What is the learner getting out of exhibiting the behavior?

You will be completing a self-management project in Week 5. This project will allow you to create a plan to change a behavior that YOU currently exhibit, using strategies from our course. Your topic needs to be approved by your instructor to ensure it is behavioral, measurable, and objectively defined; this will help you select an appropriate topic and allow you to think about how to operationally define behavior. TIP: Procrastination, anger, rage, anxiety, sleep…these are either not behaviors or they are not voluntary. You’ll want to choose a specific and

voluntary behavior so that you can seek to change the behavior. (i.e. When I procrastinate, what do I DO? Perhaps I spend too much time with my phone game, and this is a behavior I can seek to change.) Review the Week 5 assignment, Signature Assignment: Self-Management Paper. Choose a target behavior that you would like to work towards for this project. Write a 700-word reflection on your chosen target behavior. Ensure that you: Describe the target behavior in observable and measurable terms. This behavior should be an overt behavior…one that a stranger

could identify if observing. This video (designed for school interventions) may help with defining a behavior: Behavior Identify the methods that will be used to observe and acquire baseline data on this behavior. What methods will you use to change your behavior? Will you use classical

conditioning? How could you use operant conditioning? Please be specific. Explain why you chose this behavior. Submit your summary to your instructor for approval. HINTS: A. Behavior is observable. It is what we see or hear, such as a learner sitting down, standing up, speaking, whispering, yelling, or writing. Behavior is not what a learner is feeling, but rather how the learner expresses the feeling. For example, a learner may show anger by making a face, yelling, crossing his arms, and turning away. These observable actions are more descriptive than just stating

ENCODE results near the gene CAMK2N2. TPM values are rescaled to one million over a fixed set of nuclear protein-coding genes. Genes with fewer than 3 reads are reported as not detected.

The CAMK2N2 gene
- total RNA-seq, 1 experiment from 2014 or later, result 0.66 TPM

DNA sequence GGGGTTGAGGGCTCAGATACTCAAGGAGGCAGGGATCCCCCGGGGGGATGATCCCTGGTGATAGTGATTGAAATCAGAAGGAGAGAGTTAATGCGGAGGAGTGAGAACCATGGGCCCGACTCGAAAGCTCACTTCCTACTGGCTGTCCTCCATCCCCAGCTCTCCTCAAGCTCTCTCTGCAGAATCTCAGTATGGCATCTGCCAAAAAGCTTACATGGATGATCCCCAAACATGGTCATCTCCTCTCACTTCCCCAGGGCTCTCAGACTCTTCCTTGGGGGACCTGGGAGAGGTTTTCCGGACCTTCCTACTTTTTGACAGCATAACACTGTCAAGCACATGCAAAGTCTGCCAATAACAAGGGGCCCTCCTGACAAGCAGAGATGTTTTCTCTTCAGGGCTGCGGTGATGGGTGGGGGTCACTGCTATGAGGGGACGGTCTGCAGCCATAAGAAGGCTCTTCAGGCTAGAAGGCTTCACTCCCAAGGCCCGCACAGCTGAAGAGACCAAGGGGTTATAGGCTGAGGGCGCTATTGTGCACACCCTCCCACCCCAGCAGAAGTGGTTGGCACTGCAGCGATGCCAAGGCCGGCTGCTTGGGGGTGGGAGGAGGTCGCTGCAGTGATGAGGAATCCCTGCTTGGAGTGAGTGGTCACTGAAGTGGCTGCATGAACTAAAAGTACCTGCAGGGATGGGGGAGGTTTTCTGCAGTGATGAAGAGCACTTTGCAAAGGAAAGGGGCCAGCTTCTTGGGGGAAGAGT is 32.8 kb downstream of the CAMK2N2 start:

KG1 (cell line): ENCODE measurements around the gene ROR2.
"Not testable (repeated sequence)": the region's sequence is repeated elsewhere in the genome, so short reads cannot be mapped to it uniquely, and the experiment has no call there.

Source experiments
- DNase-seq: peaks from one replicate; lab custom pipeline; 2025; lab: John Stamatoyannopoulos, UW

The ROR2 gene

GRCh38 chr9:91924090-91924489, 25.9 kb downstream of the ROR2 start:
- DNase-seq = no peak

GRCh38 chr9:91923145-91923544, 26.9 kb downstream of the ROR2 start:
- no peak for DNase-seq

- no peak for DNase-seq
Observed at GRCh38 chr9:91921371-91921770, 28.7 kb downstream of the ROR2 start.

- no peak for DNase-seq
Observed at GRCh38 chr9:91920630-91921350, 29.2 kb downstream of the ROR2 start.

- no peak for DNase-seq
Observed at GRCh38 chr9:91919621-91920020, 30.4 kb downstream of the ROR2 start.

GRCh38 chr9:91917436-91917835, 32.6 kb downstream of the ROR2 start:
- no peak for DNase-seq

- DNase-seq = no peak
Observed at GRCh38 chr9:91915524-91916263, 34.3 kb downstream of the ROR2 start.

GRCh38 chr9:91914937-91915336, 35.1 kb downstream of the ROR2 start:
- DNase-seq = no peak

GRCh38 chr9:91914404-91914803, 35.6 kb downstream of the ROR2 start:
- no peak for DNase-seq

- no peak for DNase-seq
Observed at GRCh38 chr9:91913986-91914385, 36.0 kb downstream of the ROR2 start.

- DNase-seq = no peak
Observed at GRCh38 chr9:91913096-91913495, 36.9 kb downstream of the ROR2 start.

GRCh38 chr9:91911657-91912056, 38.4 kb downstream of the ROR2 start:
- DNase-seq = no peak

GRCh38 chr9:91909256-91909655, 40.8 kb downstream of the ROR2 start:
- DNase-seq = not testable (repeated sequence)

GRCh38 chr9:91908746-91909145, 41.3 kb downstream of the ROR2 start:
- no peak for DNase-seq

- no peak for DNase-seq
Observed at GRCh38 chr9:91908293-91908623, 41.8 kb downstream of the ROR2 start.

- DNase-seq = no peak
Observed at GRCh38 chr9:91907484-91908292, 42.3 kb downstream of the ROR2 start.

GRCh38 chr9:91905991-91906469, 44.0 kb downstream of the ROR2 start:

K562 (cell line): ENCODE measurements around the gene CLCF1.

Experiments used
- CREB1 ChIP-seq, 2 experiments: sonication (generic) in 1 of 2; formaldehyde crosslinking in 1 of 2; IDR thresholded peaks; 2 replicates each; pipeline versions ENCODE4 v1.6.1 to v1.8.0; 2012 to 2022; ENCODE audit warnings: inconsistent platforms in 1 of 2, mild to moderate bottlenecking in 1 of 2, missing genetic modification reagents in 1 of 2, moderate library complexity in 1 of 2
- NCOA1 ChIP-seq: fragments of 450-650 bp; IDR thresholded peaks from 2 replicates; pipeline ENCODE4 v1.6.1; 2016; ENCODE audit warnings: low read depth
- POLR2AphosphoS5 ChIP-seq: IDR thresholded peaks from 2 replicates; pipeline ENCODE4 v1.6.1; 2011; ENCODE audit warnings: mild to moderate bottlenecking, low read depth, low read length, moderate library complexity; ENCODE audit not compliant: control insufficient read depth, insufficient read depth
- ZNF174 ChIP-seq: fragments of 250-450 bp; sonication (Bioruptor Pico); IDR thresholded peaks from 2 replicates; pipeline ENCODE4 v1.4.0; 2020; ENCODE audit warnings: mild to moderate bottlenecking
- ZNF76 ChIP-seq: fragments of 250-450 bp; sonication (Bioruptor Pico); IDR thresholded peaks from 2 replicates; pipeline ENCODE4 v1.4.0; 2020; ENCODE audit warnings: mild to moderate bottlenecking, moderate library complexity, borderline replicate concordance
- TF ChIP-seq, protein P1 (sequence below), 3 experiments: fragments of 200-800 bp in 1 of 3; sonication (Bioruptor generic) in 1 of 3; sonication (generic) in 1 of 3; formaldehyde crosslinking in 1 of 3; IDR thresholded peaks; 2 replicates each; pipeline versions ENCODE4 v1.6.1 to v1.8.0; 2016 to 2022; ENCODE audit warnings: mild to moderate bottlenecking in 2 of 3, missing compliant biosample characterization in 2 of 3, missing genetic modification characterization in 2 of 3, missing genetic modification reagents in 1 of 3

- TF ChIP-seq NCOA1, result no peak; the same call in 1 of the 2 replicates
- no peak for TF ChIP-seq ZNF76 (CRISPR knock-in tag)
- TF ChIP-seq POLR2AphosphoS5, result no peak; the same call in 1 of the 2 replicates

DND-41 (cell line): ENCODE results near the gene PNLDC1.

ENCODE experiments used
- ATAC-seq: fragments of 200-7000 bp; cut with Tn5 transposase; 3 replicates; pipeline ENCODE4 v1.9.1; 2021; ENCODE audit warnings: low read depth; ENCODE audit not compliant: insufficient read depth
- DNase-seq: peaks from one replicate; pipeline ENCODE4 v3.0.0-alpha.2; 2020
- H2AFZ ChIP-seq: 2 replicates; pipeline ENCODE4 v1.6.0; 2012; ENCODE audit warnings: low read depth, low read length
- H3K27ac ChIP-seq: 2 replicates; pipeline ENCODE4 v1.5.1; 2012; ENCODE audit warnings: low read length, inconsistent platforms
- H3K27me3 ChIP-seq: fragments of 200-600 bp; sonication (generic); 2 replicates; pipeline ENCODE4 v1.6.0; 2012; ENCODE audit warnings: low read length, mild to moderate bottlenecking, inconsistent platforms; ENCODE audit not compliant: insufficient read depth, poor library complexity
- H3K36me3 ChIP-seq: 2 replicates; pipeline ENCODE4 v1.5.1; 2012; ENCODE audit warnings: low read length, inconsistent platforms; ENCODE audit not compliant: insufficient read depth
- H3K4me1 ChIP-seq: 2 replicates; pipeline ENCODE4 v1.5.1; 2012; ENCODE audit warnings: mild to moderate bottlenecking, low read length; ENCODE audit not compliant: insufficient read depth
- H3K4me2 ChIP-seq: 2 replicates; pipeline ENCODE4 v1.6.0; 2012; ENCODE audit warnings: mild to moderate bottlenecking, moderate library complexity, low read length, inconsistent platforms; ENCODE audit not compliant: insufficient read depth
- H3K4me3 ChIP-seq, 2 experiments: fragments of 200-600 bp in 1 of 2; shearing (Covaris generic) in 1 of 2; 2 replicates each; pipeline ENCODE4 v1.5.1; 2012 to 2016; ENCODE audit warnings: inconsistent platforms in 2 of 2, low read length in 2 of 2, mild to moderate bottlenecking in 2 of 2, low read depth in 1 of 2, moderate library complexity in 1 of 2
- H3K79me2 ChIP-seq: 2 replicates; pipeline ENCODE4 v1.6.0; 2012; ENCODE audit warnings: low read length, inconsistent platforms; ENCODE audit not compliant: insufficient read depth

that the learner looks angry. B. Behavior is measurable. This means that the teacher can define and describe the behavior. The teacher can easily spot the behavior when it occurs, including when the behavior begins, ends, and how often it occurs. For example, “interrupting the teacher all the time” is not measurable because it is not specific. However, “yelling ‘Hey, teacher!’ 2-3 times each math period” is specific and measurable. Given the definition, even an outside observer would know exactly which behavior the teacher wants to change. C. Frequency

refers to the number of responses in which the behavior occurred. Think count. Frequency is the dimension of interest when you want to know how many times something occurs – such as number of times a student answered a question correctly. D. The dimensions of a behavior are the characteristics that define the behavior. How do we know when one instance of a particular behavior has taken place? The very specific answer

to this question will comprise the dimensions of the behavior. E. The function of a behavior is what is maintaining the behavior. (i.e. Why does the behavior continue? What is the learner getting out of exhibiting the behavior?)